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In-store review ban - what does it mean for 'real' business?

In-store review ban may be bad for 'real' business.

Many businesses ask for instant feedback from customers on their company computers and post these online.

Two years ago, unable to verify that they were genuine, Google deleted virtually all customers' reviews of auto dealerships that were sent from dealerships' computers. The result was that many dealerships lost hundreds of positive reviews.

Many quick-lube centres ask their customers to give their opinion on the service while they're waiting for their vehicle.  It may be only a matter of time before Google picks up on companies who do this.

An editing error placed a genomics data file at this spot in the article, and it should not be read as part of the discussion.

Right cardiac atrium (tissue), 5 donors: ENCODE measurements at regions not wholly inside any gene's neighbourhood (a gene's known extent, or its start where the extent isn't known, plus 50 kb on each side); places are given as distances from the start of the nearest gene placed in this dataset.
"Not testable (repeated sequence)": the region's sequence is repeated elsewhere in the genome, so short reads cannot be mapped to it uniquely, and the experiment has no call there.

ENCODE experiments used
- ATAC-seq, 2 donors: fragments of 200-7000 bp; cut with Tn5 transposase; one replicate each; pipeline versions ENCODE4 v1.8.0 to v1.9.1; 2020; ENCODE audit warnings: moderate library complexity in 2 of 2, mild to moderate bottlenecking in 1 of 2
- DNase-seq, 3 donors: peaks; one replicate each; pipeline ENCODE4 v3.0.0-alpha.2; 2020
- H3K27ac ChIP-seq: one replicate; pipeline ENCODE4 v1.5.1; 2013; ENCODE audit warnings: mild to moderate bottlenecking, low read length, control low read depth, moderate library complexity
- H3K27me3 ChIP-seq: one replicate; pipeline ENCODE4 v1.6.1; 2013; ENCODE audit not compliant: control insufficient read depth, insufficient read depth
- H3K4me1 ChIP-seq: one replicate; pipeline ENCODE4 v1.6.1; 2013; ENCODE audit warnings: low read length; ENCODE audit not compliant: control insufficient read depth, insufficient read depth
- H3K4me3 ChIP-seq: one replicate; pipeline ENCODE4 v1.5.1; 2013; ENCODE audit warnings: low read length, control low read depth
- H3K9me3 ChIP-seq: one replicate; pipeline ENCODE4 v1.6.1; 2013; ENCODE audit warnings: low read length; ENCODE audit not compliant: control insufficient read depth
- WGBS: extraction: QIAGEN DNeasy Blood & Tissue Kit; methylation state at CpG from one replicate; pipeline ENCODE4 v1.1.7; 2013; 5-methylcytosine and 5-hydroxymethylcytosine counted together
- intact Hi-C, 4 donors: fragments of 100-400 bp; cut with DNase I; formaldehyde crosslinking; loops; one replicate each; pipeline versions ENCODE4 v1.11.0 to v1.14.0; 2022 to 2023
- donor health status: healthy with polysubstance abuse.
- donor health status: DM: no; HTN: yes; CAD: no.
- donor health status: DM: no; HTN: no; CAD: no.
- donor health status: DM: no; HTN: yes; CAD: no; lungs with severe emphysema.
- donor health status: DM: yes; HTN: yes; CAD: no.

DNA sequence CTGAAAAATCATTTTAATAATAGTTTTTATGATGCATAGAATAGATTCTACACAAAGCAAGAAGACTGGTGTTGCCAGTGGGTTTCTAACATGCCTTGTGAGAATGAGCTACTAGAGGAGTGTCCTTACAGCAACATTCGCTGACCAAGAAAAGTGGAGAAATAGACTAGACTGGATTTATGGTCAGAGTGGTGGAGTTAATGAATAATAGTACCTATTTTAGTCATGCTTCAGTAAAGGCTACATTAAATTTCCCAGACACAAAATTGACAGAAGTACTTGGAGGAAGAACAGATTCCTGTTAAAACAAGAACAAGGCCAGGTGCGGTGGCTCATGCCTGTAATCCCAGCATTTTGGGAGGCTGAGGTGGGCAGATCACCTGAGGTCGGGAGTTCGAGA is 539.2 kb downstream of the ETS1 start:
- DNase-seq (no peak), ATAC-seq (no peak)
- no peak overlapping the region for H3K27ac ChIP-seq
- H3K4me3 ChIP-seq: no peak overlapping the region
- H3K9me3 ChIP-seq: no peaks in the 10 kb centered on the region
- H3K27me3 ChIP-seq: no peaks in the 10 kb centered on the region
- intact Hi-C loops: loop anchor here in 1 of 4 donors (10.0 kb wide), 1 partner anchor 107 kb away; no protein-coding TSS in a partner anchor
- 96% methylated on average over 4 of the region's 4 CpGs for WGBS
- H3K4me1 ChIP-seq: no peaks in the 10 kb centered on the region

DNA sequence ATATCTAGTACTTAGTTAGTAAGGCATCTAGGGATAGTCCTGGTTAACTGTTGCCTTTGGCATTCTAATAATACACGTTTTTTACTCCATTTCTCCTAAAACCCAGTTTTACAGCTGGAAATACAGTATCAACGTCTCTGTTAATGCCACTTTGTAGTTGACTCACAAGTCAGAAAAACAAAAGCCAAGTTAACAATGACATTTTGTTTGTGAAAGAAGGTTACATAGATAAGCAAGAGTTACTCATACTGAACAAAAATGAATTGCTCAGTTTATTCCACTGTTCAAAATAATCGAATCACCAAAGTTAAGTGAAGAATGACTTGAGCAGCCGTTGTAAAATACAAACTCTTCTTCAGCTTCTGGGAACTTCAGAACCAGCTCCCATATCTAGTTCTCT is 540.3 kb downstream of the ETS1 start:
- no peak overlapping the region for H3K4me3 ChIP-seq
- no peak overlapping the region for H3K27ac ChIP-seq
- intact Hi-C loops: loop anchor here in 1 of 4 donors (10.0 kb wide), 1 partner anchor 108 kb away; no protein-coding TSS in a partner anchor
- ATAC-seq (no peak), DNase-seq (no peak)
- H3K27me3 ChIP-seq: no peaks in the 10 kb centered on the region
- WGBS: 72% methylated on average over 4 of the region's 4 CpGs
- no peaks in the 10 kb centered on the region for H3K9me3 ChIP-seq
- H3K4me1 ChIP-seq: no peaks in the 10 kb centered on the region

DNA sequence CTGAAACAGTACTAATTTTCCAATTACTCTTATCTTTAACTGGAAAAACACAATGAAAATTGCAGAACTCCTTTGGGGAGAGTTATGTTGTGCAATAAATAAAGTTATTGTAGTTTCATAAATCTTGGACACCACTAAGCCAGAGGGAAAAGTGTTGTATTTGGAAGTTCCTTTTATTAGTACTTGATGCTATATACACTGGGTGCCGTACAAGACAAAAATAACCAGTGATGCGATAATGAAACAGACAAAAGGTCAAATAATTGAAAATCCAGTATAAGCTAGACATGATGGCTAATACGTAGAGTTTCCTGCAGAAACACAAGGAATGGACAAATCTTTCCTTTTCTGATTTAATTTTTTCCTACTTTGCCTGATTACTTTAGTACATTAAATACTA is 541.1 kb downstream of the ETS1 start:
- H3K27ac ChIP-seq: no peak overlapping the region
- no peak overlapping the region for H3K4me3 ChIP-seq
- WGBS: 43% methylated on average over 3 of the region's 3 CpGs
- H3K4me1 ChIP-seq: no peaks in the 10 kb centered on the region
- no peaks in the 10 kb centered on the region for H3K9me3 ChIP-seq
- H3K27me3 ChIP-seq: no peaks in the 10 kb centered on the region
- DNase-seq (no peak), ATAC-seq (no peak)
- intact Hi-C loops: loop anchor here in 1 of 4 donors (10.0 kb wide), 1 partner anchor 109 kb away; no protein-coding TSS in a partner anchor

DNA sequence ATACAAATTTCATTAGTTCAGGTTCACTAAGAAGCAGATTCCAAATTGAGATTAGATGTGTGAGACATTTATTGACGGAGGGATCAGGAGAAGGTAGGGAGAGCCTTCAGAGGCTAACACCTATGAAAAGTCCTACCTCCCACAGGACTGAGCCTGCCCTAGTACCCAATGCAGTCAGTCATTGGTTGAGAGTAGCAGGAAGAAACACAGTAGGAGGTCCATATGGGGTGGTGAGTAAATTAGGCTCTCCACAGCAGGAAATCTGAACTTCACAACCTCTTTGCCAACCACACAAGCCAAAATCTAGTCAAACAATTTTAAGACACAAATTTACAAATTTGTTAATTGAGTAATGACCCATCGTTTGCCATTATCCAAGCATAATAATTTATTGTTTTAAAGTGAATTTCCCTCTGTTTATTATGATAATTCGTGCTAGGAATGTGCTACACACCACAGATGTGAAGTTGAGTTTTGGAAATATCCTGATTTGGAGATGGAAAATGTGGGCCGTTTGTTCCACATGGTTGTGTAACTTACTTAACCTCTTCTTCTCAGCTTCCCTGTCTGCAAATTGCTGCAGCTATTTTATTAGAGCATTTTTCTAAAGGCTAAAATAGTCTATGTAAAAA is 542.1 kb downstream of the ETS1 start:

In an effort to circumvent the Google problem, General Motors has asked its associate Reputation.com to ask customers to write their reviews in the stores but post them from home.

Although GM's strategy avoids fictitious reviews from dealers, it is clearly asking customers to provide feedback at the point of purchase rather than allowing them to choose to write a review in private at home, without any pressure.

It is a question of which kind of review consumers value. And, would they even know how and when the review was completed? This has to be balanced by the potential for commercial sabotage by competitors posing as consumer reviewers.  However, savvy internet users will generally look for review trends rather than individual reviews.

Tags: GM, Google, Internet marketing

Published 8th April, 2014

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